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Vowel Length From Latin to Romance

By Michele Loporcaro

This book "draws on extensive empirical data, including from lesser known varieties" and "puts forward a new account of a well-known diachronic phenomenon."


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Letter Writing and Language Change

Edited By Anita Auer, Daniel Schreier, and Richard J. Watts

This book "challenges the assumption that there is only one 'legitimate' and homogenous form of English or of any other language" and "supports the view of different/alternative histories of the English language and will appeal to readers who are skeptical of 'standard' language ideology."


Academic Paper


Title: The sequential cueing effect in children's speech production
Author: Benjamin Munson
Email: click here TO access email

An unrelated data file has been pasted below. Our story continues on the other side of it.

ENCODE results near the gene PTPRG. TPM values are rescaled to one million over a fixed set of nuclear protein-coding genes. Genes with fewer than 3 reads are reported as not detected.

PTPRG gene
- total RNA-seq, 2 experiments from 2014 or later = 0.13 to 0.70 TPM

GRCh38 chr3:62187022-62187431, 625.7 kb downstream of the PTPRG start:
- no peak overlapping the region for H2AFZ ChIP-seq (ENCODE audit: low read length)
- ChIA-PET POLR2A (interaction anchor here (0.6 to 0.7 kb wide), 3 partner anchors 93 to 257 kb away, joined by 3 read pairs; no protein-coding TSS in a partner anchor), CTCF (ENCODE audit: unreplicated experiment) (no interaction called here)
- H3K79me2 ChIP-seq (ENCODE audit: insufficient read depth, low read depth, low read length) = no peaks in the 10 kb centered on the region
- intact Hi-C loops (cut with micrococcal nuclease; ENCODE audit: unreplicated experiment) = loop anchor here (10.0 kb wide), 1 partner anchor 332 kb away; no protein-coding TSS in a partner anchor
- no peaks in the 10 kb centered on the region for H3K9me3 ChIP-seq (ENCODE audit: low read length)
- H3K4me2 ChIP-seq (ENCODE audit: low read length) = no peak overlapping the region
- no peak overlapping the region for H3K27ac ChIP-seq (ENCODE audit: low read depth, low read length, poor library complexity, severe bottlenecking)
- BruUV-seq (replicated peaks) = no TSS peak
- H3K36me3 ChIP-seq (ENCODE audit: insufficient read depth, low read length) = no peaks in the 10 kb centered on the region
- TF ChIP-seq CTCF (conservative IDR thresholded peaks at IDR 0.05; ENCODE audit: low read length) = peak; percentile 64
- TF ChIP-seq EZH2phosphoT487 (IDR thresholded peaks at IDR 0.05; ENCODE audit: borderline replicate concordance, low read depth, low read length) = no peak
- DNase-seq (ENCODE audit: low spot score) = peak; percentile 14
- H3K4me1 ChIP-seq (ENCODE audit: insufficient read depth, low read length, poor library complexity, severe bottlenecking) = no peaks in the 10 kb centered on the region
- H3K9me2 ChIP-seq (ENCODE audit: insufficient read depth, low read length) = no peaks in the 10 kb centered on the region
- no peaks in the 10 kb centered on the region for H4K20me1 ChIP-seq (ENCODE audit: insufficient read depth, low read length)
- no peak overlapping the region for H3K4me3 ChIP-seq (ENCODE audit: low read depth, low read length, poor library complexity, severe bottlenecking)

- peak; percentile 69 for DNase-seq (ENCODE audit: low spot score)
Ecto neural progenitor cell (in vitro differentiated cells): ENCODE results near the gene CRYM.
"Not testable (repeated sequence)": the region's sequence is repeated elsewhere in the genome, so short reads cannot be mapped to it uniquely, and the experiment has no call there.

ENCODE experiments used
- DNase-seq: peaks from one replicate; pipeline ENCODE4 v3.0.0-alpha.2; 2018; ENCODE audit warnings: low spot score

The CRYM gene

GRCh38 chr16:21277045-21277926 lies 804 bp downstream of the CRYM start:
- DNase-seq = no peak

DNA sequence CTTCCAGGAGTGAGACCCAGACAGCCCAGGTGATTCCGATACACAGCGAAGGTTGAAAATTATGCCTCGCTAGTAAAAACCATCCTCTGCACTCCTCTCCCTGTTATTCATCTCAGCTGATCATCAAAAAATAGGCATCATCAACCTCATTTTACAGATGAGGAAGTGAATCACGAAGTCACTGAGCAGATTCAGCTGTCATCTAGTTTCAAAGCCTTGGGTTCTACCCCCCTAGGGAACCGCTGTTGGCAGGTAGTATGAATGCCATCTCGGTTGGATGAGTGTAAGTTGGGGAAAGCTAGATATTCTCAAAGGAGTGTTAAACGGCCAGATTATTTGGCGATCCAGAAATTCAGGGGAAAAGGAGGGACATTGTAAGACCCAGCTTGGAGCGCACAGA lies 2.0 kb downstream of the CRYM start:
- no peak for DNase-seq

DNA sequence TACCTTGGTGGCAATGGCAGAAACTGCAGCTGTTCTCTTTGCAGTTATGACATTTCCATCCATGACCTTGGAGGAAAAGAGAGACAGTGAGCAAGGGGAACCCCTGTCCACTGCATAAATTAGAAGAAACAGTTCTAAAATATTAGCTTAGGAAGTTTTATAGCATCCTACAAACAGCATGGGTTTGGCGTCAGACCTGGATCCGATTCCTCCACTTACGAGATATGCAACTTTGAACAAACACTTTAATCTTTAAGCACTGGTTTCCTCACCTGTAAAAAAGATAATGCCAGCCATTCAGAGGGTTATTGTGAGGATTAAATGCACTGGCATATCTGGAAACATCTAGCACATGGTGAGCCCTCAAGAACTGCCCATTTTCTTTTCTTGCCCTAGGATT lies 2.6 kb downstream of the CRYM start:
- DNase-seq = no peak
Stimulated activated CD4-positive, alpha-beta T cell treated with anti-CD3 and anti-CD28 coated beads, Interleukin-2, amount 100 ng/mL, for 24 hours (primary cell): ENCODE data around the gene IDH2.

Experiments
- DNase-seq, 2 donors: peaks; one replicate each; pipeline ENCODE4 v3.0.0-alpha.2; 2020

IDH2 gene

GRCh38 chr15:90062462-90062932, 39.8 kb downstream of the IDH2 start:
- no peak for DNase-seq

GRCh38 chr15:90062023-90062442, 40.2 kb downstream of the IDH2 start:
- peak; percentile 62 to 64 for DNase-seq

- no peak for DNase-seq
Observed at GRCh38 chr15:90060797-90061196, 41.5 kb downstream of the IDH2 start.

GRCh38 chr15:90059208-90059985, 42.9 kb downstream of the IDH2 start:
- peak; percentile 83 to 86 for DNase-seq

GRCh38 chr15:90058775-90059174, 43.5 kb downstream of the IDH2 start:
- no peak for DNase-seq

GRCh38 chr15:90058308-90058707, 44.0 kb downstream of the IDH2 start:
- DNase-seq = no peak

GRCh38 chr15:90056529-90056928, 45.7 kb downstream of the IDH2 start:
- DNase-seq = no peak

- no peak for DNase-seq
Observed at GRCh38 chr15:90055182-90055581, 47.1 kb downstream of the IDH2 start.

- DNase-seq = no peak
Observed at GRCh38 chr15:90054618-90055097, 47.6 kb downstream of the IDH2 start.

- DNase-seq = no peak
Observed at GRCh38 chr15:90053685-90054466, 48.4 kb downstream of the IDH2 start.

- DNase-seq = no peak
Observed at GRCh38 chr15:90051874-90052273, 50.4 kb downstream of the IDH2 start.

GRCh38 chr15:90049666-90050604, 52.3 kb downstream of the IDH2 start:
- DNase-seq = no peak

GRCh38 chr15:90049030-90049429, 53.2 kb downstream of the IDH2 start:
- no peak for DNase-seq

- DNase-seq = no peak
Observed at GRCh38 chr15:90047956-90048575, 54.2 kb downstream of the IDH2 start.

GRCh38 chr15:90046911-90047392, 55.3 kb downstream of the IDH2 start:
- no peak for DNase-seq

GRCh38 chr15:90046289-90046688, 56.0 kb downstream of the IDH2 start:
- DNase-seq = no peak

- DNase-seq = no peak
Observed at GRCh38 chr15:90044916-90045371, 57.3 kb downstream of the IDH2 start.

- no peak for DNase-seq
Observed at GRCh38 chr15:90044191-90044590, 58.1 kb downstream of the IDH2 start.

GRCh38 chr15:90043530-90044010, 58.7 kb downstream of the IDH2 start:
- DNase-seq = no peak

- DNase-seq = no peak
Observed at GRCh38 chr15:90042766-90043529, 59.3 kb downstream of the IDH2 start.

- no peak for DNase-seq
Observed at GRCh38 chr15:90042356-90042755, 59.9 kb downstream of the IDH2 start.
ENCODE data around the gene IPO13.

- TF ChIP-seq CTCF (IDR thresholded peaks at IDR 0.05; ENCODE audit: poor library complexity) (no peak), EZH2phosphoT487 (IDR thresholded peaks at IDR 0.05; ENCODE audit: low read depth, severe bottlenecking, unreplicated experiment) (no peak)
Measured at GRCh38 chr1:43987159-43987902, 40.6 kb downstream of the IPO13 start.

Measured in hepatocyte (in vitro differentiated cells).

Homepage: http://www.tc.umn.edu/~munso005/
Institution: University of Minnesota
Author: Molly E. Babel
Institution: University of British Columbia
Linguistic Field: Psycholinguistics; Phonology
Abstract: This article investigated the development of phonological encoding in speech production by examining the production of reiterant two-word sequences varying in phonological similarity. Two groups of typically developing children and a group of college-aged adults participated. Both groups of children produced target words with longer durations when they were preceded by words sharing initial consonant–vowel (CV) sequences than when preceded by phonologically unrelated words or words sharing vowel–consonant (VC) sequences. For adults, the duration of target words was shorter when they were preceded by words sharing final VC sequences than in the other conditions. The developmental decrease in the influence of CV-related prime words on target-word duration may be related to changes in the level of activation of lexical items during speech production. Developmental changes in the influence of VC-related prime words are less clear, but may be due to age-group specific behavior in the production of identical sequences of words.

CUP AT LINGUIST

This article appears IN Applied Psycholinguistics Vol. 26, Issue 2, which you can READ on Cambridge's site or on LINGUIST .



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